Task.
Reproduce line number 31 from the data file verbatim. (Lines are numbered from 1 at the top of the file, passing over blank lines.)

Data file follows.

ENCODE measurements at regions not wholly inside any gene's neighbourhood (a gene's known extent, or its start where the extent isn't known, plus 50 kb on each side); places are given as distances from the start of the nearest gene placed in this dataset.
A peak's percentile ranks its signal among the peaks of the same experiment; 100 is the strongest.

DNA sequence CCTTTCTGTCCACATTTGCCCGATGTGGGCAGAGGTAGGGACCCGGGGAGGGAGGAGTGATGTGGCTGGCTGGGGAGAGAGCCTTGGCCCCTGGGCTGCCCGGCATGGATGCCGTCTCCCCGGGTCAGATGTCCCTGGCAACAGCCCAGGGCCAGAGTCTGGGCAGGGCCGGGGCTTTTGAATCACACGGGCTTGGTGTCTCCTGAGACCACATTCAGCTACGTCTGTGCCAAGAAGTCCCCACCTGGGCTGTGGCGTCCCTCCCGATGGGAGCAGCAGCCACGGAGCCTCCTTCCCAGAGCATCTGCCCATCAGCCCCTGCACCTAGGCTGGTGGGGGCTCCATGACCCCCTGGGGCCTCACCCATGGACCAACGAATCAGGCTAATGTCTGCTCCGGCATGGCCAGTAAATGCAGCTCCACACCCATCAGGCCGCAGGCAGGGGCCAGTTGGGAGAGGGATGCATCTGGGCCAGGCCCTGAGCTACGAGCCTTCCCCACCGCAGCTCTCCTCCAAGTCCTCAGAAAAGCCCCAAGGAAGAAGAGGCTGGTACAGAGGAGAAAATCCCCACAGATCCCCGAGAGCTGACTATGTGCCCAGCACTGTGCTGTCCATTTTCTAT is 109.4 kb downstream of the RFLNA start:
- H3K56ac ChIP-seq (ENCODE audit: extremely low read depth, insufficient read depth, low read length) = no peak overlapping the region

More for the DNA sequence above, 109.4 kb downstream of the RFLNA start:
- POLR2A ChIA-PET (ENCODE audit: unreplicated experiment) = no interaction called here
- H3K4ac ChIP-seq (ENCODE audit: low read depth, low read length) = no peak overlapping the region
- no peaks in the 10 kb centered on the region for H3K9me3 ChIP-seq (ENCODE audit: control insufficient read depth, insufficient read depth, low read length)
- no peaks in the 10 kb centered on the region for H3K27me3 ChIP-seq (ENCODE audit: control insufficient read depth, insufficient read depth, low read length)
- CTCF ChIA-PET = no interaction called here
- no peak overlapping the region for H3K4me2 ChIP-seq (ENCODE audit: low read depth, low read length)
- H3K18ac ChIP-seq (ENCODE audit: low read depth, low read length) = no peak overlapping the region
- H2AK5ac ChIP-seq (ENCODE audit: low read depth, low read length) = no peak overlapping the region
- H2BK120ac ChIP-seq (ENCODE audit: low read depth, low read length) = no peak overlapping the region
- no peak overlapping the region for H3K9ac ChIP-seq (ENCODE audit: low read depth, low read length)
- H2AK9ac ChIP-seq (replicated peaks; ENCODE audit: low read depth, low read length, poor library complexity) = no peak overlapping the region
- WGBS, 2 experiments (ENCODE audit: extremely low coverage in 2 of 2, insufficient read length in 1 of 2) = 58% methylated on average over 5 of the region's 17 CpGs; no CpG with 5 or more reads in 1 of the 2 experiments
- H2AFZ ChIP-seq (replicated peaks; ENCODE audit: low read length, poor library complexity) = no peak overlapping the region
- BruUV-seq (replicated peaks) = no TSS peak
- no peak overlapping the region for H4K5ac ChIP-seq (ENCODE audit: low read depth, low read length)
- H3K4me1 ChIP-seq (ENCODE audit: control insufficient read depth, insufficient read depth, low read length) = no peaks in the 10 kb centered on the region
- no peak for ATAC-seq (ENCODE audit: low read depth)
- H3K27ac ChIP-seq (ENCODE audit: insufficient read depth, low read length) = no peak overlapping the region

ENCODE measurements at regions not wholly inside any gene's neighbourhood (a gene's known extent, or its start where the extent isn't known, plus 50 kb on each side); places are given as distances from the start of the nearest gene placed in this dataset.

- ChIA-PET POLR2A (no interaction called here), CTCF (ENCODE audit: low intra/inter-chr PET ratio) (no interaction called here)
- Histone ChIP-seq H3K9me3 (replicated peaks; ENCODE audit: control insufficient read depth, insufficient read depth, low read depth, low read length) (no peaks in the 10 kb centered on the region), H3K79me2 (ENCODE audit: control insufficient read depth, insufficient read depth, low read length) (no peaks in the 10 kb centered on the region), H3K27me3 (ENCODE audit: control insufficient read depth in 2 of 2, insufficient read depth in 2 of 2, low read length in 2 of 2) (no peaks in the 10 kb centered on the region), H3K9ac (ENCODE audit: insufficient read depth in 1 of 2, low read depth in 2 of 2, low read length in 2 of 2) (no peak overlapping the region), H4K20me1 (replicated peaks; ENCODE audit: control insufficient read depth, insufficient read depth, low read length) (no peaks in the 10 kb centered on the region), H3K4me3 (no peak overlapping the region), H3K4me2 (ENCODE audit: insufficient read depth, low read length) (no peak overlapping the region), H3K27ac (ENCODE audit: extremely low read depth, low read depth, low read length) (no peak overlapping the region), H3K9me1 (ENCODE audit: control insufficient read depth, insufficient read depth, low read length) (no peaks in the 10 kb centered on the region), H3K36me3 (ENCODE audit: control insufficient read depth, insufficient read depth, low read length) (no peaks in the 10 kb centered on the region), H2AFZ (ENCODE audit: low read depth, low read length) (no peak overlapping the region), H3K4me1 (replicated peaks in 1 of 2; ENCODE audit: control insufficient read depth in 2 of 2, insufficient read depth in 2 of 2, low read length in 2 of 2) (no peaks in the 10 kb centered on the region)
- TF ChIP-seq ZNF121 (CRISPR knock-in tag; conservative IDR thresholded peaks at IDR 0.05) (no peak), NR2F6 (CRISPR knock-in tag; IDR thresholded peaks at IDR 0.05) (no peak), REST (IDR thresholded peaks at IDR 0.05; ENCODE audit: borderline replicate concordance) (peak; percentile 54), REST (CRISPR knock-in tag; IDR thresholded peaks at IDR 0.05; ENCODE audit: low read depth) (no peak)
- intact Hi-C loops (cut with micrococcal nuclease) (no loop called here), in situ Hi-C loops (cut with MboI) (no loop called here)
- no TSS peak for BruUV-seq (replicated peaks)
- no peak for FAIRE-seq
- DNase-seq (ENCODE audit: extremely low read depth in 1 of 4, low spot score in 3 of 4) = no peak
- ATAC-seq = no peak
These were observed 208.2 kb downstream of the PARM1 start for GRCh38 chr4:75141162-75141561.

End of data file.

- DNase-seq (ENCODE audit: extremely low read depth in 1 of 4, low spot score in 3 of 4) = no peak